Cellphone makers can block texting while driving -- should they?

Are you able to disregard your mobile phone if a text message comes through while you are driving? After a 2013 distracted driving accident in another state that killed an SUV driver and a passenger, and paralyzed a child, the families of the crash victims filed a product liability lawsuit against Apple. They allege that Apple knew that drivers would use their mobile devices to text, and did nothing to prevent it.

Apple has the technology

A magistrate reportedly recommended the dismissal of the case, doubting that attorneys would be able to prove the fatal crash resulted from the driver using the iPhone. However, this court case has given rise to a question about the responsibility of manufacturers of wireless devices and cellphones to stop drivers from using these devices illegally or in ways that would endanger themselves and others. You may be surprised to learn that there is evidence to show that Apple has patented technology that could be used to prevent drivers from texting while operating vehicles, but the company is yet to install it.

According to evidence unearthed by lawyers in the product liability lawsuit, the patent office granted Apple a patent in 2014 for an application they made in 2008. This was for the lock-out technology for certain functions by which sensors would detect use by a driver of a moving vehicle. However, it seems the different cell phone manufacturers are all avoiding being the first company to deploy such technology.

Who will be first to deploy the text block?

Legal experts claim the companies like Apple, AT&T, Verizon and others acknowledge that public education, laws and enforcement fail to address the issue, but they continue to provide drivers with the option to turn off the phones rather than not leaving the decision to the drivers at all. Texting while driving is illegal in the District of Columbia and 46 states, but drivers continue to do it. Apple says it offers apps by which drivers can use voice activation to listen to incoming texts and respond by orally composing text messages, but a person who studies driver attention says this does not eliminate the distraction.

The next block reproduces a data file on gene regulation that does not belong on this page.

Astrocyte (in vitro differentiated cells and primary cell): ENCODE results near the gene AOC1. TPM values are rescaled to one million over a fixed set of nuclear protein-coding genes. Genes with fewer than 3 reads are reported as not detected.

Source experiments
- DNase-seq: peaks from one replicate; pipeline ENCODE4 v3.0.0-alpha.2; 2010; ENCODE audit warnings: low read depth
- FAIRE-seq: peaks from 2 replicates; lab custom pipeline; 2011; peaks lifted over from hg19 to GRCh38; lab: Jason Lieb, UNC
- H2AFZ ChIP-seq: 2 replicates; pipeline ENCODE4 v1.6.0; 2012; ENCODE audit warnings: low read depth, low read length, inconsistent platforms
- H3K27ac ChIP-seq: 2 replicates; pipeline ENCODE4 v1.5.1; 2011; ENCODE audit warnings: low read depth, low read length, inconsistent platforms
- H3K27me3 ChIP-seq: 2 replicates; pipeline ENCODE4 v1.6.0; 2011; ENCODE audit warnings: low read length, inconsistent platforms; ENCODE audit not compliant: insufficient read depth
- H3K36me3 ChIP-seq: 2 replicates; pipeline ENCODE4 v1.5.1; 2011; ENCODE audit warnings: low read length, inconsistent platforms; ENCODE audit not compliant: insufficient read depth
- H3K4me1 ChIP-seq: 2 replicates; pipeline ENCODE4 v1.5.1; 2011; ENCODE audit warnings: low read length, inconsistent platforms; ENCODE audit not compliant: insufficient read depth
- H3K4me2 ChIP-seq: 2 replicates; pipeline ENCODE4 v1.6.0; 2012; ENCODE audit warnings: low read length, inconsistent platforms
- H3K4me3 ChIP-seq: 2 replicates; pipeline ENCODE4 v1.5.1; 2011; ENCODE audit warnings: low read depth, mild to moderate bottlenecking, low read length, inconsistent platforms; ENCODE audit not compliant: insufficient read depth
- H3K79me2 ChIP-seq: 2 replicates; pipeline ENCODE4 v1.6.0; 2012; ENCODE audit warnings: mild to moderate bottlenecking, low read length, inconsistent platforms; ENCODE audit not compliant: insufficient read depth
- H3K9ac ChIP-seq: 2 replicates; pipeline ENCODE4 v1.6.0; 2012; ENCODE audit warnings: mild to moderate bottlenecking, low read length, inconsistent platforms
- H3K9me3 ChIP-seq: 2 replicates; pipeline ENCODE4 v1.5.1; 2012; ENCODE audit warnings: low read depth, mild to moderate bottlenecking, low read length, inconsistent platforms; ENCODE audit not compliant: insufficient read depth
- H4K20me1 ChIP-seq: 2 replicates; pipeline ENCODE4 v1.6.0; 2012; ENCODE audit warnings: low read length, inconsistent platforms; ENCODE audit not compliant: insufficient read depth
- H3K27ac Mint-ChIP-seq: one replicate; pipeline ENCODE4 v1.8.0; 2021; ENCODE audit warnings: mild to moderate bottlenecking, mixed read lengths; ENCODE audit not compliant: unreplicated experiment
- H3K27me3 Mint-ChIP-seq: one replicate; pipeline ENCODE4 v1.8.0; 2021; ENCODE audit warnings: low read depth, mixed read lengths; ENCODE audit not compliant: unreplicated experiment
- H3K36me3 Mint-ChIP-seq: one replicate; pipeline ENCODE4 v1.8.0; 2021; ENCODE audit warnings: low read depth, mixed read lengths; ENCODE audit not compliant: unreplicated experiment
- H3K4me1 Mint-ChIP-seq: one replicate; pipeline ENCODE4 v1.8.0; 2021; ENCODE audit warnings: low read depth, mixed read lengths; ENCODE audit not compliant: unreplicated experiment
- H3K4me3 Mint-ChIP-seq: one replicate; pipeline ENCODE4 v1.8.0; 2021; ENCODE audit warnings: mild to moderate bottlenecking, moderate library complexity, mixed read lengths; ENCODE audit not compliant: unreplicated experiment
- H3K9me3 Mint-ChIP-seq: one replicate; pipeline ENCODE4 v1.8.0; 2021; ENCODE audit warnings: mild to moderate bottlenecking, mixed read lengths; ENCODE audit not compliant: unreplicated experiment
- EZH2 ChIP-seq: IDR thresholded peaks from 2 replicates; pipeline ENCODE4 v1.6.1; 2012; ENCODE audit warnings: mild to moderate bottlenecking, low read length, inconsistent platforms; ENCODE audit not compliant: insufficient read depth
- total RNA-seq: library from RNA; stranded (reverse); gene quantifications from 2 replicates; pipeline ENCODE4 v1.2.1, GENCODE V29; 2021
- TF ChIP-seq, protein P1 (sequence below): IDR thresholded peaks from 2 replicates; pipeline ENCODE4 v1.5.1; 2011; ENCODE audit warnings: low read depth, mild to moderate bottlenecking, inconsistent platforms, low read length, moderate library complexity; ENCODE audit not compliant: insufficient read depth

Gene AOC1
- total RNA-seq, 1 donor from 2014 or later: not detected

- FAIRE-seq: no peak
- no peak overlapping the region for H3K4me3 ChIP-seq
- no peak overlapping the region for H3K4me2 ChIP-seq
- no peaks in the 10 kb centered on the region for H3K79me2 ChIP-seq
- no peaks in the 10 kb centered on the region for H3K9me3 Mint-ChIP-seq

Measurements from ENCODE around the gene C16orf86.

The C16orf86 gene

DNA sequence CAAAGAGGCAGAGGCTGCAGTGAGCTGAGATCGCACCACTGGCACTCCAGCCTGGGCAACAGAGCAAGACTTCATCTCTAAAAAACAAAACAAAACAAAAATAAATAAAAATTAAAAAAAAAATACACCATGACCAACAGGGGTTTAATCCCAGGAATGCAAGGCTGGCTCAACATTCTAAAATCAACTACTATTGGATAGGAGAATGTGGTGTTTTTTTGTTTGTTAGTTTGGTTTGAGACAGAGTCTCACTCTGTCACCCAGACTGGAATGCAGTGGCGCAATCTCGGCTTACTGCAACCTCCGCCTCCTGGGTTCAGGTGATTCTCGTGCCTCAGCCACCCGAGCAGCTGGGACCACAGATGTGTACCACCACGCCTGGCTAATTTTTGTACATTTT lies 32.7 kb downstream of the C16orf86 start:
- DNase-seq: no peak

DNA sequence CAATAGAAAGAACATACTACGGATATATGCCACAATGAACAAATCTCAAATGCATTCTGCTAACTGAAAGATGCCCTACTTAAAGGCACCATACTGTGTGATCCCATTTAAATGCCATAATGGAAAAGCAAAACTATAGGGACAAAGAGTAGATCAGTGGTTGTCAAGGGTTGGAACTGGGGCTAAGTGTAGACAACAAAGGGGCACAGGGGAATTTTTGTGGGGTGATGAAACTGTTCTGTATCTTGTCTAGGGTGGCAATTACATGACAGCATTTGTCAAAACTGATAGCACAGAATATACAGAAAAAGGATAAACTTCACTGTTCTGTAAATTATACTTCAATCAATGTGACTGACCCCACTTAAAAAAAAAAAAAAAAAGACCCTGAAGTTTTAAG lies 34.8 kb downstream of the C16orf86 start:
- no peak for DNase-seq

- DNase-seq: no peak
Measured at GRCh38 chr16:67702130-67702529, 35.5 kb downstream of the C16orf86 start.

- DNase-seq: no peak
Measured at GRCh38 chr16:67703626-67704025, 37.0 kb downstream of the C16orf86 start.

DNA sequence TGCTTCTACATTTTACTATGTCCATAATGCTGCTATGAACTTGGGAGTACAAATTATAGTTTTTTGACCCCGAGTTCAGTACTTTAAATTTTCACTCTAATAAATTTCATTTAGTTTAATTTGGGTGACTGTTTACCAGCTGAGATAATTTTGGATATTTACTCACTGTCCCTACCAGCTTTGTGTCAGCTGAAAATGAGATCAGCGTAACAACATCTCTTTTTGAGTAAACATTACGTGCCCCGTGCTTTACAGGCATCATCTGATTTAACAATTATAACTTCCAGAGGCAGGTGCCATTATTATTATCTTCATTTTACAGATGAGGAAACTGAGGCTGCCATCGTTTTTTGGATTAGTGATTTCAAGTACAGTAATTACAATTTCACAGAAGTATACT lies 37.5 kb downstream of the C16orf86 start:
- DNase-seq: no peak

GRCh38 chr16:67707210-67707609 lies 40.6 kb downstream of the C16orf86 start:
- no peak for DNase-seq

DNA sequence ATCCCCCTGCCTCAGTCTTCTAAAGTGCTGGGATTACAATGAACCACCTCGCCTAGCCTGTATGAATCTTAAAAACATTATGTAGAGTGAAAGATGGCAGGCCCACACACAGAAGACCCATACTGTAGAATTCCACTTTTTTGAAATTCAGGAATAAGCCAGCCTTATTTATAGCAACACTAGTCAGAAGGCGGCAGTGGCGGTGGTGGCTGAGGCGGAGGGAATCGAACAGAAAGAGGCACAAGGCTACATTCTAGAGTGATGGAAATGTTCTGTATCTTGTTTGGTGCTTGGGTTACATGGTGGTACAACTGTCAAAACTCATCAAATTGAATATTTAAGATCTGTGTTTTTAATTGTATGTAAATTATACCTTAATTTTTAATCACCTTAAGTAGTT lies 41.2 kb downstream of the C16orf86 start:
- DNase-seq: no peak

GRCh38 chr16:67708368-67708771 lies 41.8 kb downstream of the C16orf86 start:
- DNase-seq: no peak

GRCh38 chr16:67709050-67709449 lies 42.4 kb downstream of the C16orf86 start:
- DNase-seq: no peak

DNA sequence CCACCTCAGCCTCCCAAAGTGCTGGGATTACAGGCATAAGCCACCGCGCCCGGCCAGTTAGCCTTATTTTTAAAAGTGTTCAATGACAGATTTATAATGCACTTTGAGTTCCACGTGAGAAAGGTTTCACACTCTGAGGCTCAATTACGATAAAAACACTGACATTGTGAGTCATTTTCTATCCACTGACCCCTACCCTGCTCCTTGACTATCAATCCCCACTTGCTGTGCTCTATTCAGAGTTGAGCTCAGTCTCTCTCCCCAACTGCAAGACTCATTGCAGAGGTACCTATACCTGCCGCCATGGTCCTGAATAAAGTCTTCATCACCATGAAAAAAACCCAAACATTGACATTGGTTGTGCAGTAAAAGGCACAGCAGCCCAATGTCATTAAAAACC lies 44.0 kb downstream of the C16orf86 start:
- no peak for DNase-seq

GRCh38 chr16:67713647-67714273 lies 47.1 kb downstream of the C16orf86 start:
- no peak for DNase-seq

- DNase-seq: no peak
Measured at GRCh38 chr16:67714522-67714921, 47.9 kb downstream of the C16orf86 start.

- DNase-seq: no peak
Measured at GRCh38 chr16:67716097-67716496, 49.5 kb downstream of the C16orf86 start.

You can pursue recovery

Are you suffering the consequences of a crash that resulted from another person's distraction by a mobile device? You might be facing mountains of medical bills and require long-term treatment, or face life without a loved one whose life was lost in such an accident. If this is the case, you are entitled to pursue recovery of financial losses and emotional damages through the civil justice system.

However, proving that cell phone use caused a crash can be challenging, but you need not fight this battle on your own. An experienced attorney in North Carolina can provide the necessary guidance and support. A skilled lawyer will evaluate the circumstances of the accident and determine whether you have a viable product liability claim against the mobile device manufacturer. You might also have a viable personal injury or wrongful death claim against the driver. Your attorney can assist with establishing negligence and navigating the legal proceedings in pursuit of a monetary judgment.